"New rifts will soon surface in Saudi Arabia's social and political structures due to the absence of democratic freedoms in the kingdom," member of the parliament's National Security and Foreign Policy Commission Abbasali Mansouri Arani said.
"Given the structure of the ruling system, we will witness rifts in Saudi Arabia's ruling system and social strata in the near future," he added.
The senior Iranian lawmaker called on Al Saud government to implement fundamental changes in its ruling system in a bid to survive a popular revolution that will lead to its downfall as was the case with the former regimes in Egypt and Libya.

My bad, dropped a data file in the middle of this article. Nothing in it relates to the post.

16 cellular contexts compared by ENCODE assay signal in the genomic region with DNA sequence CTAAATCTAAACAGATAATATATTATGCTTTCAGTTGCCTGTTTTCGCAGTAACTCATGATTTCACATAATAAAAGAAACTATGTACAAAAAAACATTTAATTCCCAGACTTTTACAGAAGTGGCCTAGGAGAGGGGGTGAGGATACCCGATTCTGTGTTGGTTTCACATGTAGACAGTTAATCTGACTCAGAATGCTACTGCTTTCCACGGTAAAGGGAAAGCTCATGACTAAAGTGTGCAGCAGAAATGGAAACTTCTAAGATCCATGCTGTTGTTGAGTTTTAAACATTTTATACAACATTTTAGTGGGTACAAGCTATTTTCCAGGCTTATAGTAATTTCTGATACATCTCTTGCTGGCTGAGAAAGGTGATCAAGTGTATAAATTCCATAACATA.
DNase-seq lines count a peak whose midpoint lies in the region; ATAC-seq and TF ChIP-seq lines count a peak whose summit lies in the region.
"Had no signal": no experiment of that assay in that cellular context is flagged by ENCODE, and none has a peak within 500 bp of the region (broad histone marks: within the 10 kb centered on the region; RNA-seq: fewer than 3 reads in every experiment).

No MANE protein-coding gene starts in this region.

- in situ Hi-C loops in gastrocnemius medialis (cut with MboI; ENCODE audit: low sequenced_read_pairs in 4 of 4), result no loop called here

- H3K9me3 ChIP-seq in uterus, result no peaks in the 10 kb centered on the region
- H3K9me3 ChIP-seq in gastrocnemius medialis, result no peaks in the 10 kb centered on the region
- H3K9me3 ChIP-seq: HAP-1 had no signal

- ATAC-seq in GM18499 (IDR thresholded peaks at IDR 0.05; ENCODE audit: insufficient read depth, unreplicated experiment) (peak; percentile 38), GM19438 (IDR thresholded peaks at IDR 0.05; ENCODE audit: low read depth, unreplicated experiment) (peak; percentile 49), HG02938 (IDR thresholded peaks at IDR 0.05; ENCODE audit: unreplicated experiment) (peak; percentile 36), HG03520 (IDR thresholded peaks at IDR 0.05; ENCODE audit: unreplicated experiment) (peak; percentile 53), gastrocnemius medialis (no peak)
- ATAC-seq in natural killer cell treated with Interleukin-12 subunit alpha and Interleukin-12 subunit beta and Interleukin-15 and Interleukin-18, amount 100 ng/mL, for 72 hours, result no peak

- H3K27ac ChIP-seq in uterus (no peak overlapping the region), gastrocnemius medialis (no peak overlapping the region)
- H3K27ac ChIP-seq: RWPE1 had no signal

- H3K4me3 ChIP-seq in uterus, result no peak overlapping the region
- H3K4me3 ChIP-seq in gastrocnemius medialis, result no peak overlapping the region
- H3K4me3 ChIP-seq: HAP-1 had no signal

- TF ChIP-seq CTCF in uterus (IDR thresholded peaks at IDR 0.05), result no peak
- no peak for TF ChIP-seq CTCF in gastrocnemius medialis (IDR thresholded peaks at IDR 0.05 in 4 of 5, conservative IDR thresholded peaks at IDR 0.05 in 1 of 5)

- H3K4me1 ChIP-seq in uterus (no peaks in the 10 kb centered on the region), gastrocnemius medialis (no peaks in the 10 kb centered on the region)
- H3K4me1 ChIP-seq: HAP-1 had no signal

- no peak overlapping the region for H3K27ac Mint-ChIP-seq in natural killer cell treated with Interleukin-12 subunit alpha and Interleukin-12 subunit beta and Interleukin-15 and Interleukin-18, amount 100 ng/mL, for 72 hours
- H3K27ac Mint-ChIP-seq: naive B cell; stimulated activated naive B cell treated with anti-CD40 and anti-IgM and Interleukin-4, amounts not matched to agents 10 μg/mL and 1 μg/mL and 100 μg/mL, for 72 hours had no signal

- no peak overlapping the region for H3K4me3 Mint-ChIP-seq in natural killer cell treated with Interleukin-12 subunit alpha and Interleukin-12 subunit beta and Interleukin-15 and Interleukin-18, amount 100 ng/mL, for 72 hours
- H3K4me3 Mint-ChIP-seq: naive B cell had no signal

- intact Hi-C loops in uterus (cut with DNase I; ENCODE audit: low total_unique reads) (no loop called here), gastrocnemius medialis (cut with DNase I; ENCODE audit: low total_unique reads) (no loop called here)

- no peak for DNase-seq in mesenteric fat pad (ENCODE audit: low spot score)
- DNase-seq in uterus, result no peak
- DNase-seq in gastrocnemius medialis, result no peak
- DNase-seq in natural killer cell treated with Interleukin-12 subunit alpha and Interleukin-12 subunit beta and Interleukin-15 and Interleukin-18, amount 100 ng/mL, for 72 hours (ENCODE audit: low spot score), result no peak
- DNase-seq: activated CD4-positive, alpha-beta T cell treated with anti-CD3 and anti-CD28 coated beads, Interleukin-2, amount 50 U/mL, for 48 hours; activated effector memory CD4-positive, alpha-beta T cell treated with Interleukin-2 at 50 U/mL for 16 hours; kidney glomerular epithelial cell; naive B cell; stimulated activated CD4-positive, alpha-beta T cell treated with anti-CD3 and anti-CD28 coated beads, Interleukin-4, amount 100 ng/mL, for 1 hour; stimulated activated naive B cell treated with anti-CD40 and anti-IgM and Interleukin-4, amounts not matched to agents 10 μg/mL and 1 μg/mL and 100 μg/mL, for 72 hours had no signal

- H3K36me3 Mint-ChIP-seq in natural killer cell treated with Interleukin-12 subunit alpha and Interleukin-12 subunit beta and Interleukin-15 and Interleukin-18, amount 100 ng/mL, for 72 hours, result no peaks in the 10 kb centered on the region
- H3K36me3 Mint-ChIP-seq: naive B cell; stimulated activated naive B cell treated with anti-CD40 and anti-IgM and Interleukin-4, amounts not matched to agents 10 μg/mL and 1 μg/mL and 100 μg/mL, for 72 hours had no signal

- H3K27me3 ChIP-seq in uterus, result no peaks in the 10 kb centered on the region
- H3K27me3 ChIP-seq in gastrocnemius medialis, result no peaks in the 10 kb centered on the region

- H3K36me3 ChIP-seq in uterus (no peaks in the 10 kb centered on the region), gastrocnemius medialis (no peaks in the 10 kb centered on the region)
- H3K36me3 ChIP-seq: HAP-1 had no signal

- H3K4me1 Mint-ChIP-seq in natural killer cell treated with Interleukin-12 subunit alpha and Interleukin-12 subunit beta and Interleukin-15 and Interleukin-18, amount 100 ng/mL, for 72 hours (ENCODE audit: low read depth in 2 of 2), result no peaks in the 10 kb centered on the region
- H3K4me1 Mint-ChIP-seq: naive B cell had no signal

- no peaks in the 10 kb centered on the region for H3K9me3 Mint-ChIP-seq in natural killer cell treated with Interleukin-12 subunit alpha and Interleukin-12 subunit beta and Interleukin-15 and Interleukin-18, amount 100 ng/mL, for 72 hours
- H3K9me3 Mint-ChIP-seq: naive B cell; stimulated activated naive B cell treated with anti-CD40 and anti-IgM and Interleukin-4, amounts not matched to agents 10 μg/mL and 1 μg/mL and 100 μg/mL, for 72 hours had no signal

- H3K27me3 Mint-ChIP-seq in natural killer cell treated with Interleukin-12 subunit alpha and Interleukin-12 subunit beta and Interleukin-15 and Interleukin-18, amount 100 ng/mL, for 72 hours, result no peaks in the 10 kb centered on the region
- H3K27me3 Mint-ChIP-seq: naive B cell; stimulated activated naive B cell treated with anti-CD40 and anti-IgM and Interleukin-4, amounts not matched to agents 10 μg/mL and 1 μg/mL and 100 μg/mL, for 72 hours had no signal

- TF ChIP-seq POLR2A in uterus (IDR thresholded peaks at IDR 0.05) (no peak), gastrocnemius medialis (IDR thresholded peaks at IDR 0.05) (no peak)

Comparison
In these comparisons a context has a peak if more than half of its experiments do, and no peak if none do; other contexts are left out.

There have been numerous demonstrations in the oil-rich Eastern Province since February 2011, with protestors primarily calling for political reform and an end to widespread discrimination.
Anti-government protests intensified, however, since November 2011, when security forces opened fire on protestors in Qatif, killing five people and leaving scores more injured.
In October 2012, Amnesty International called on Saudi authorities to stop using excessive force against the protestors.
Saudi forces have also arrested dozens of people including prominent Shiite cleric Sheikh Nemr al-Nemr.
According to Human Rights Watch, the Saudi regime "routinely represses expression critical of the government".
Also in October, the Saudi Interior Ministry warned the public against staging demonstrations in support of the prisoners in the kingdom and pledged to deal "firmly" with those participating in such protest rallies.